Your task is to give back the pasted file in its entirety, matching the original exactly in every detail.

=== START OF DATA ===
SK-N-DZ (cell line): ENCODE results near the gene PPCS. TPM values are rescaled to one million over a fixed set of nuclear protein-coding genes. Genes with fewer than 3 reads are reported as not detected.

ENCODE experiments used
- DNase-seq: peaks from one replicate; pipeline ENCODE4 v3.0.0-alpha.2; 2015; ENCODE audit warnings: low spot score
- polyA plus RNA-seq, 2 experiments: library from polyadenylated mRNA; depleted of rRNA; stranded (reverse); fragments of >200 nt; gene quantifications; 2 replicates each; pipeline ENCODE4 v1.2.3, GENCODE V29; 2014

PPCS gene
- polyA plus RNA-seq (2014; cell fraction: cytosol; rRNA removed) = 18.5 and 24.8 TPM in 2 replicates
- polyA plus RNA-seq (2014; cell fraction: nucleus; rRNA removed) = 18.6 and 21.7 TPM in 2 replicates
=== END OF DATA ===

SK-N-DZ (cell line): ENCODE results near the gene PPCS. TPM values are rescaled to one million over a fixed set of nuclear protein-coding genes. Genes with fewer than 3 reads are reported as not detected.

ENCODE experiments used
- DNase-seq: peaks from one replicate; pipeline ENCODE4 v3.0.0-alpha.2; 2015; ENCODE audit warnings: low spot score
- polyA plus RNA-seq, 2 experiments: library from polyadenylated mRNA; depleted of rRNA; stranded (reverse); fragments of >200 nt; gene quantifications; 2 replicates each; pipeline ENCODE4 v1.2.3, GENCODE V29; 2014

PPCS gene
- polyA plus RNA-seq (2014; cell fraction: cytosol; rRNA removed) = 18.5 and 24.8 TPM in 2 replicates
- polyA plus RNA-seq (2014; cell fraction: nucleus; rRNA removed) = 18.6 and 21.7 TPM in 2 replicates